which were composed of bricks and rocks over a substratum of smaller pieces of
broken rock, and their aqueducts. The beauty of Stonehenge, the Egyptian
and South American pyramids, the Parthenon, Cambodian temples, Hagia Sophia, the
Taj Mahal, and the Great Cathedrals of Europe have captivated people from all
cultures and backgrounds.
The mythical importance of
minerals has waned since ancient times. Although some "New Agers"
attribute healing and energy channeling powers to gemstones, minerals, and even
faceted glass, most people do not attribute any more power or energy to a
well-formed quartz crystal than to the rounded quartz pebbles contained in
concrete or on a beach. However, this was not the case in earlier
times. Numerous treatises were written between the eleventh and
seventeenth centuries on the mystical and supernatural powers of minerals.
These include five volumes of the Natural History of Albertus Magnus's dedicated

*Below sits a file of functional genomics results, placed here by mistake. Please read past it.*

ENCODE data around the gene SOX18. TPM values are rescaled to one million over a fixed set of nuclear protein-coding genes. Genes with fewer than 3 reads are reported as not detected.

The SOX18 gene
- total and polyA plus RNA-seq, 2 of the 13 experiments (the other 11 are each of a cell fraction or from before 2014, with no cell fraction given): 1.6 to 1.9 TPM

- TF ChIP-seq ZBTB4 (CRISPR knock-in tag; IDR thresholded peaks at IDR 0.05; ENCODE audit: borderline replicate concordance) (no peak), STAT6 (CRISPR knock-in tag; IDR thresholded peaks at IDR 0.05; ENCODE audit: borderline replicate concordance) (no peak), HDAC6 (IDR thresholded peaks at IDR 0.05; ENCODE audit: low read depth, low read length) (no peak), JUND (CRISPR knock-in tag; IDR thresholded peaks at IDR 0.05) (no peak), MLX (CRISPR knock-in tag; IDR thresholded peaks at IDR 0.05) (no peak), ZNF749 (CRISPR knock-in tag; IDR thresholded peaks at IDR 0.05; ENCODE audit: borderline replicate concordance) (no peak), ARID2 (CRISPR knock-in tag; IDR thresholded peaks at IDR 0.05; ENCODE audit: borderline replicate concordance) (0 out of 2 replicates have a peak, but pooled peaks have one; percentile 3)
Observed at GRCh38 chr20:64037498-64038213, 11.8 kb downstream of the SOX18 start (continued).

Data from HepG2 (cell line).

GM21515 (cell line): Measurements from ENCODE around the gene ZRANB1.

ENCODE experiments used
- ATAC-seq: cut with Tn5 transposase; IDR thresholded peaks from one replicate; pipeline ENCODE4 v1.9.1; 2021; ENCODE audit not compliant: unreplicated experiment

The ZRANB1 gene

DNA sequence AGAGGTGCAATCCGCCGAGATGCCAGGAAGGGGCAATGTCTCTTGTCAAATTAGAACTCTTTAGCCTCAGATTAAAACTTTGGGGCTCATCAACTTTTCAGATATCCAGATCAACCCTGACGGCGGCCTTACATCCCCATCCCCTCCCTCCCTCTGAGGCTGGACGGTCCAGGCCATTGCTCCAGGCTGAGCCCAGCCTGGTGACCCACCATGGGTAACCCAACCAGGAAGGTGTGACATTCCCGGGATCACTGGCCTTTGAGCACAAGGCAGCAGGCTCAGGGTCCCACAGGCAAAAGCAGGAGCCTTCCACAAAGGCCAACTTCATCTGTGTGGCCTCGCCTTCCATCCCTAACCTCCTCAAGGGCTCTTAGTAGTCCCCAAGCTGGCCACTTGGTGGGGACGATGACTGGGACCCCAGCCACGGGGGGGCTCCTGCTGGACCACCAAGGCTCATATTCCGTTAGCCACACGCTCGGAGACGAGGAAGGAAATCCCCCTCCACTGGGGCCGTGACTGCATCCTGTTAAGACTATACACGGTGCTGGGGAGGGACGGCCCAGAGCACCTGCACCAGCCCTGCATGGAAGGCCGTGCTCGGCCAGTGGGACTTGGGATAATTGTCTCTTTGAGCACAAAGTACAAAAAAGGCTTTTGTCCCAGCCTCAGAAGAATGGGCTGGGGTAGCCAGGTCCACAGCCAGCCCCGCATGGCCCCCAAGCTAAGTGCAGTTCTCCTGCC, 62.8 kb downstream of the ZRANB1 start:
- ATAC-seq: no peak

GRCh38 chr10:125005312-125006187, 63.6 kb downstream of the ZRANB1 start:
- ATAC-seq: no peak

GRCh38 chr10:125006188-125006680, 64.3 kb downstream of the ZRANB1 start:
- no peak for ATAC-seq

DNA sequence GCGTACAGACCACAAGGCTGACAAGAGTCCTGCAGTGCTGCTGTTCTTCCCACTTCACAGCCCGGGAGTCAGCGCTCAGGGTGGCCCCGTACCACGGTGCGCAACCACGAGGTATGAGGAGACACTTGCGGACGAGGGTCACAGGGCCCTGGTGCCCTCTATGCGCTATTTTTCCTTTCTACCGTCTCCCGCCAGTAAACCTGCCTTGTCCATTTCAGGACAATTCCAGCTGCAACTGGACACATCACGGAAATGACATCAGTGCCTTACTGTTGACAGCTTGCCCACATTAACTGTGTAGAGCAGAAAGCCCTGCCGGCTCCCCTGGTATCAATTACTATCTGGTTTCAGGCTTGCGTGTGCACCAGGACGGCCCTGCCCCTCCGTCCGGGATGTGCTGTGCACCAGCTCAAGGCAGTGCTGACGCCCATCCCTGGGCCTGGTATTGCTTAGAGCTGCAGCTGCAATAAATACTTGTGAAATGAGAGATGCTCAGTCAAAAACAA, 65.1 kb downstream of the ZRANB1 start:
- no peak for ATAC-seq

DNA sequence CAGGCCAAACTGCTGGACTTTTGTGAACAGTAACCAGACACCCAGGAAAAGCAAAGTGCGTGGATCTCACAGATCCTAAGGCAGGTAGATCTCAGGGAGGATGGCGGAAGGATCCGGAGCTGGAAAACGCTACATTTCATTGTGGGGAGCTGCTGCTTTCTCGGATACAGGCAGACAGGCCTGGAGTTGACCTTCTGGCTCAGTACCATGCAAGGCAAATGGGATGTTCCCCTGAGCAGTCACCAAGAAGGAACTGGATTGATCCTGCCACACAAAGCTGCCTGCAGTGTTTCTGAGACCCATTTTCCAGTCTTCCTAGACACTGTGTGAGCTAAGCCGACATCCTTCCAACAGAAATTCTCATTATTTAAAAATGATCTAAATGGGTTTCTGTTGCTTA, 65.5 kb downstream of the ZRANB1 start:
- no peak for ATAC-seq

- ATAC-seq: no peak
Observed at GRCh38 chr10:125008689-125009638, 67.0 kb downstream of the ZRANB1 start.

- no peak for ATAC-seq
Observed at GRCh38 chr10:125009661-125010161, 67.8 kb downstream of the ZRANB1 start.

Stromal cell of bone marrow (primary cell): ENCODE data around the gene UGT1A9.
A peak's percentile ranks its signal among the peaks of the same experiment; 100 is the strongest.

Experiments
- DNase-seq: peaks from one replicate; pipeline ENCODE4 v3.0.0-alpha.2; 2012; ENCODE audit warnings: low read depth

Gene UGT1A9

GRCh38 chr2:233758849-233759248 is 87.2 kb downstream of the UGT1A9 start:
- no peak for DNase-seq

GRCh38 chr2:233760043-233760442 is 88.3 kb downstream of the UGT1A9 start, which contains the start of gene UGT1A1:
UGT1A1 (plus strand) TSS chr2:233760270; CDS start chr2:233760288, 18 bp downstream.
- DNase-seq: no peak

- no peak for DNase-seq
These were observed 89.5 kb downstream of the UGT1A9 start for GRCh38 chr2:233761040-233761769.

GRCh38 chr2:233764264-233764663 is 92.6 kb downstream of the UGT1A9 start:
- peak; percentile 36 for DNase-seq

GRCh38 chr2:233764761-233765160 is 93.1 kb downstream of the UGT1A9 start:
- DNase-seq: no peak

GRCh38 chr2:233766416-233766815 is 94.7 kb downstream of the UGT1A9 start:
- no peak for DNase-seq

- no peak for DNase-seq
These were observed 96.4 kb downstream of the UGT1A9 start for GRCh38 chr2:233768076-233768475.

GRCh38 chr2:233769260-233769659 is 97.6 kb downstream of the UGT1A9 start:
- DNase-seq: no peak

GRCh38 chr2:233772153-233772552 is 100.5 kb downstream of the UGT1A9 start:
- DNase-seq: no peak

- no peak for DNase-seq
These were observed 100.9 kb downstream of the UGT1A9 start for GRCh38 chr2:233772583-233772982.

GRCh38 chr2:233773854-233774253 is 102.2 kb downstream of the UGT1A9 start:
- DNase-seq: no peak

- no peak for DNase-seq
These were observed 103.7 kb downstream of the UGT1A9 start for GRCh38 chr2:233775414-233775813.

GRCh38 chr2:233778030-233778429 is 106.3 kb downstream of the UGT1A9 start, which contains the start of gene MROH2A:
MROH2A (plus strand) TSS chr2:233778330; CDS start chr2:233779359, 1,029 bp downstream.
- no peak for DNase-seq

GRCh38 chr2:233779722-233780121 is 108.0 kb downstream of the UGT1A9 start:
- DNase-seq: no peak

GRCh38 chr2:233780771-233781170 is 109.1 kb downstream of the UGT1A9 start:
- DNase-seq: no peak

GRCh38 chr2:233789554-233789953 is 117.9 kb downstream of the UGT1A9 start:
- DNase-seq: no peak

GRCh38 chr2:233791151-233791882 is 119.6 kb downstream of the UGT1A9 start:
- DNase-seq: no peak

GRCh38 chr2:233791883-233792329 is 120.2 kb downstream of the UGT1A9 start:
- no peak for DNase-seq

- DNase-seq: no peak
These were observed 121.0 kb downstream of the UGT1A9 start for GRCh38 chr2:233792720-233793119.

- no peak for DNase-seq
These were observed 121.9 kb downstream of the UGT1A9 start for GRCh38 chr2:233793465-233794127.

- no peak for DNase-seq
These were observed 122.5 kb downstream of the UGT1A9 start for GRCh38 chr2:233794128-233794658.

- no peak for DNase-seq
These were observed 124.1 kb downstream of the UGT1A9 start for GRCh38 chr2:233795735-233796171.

to the "valuable" stones and minerals that imparted supernatural
powers to their owners. The only factual analysis of minerals written
during this period was De Re Metallica, written by Georgius
Agricola, a physician working in a German mining district .
The minerals with the most
interesting pasts are those that were easily identifiable from ancient times,
including emerald, topaz, ruby and sapphire corundum, and opal. Although
diamond was probably known in India from 800 B.C., only the most wealthy Romans
could afford the few poor quality brownish diamonds exported from India starting
around 100 B.C.. These diamonds were valued for their extreme hardness,
and were not cut or faceted. The Roman philosopher Theophrastus believed
that dark colored diamonds were male and light colored diamonds were
female. Indeed most mineral were believed to have gender at one